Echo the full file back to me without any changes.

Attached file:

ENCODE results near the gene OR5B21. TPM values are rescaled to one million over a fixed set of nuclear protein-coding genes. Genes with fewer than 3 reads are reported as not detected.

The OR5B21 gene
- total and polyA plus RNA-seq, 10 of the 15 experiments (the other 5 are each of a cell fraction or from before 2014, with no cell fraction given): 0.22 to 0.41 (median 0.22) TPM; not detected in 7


ENCODE results near the gene OR5B21. TPM values are rescaled to one million over a fixed set of nuclear protein-coding genes. Genes with fewer than 3 reads are reported as not detected.

The OR5B21 gene
- total and polyA plus RNA-seq, 10 of the 15 experiments (the other 5 are each of a cell fraction or from before 2014, with no cell fraction given): 0.22 to 0.41 (median 0.22) TPM; not detected in 7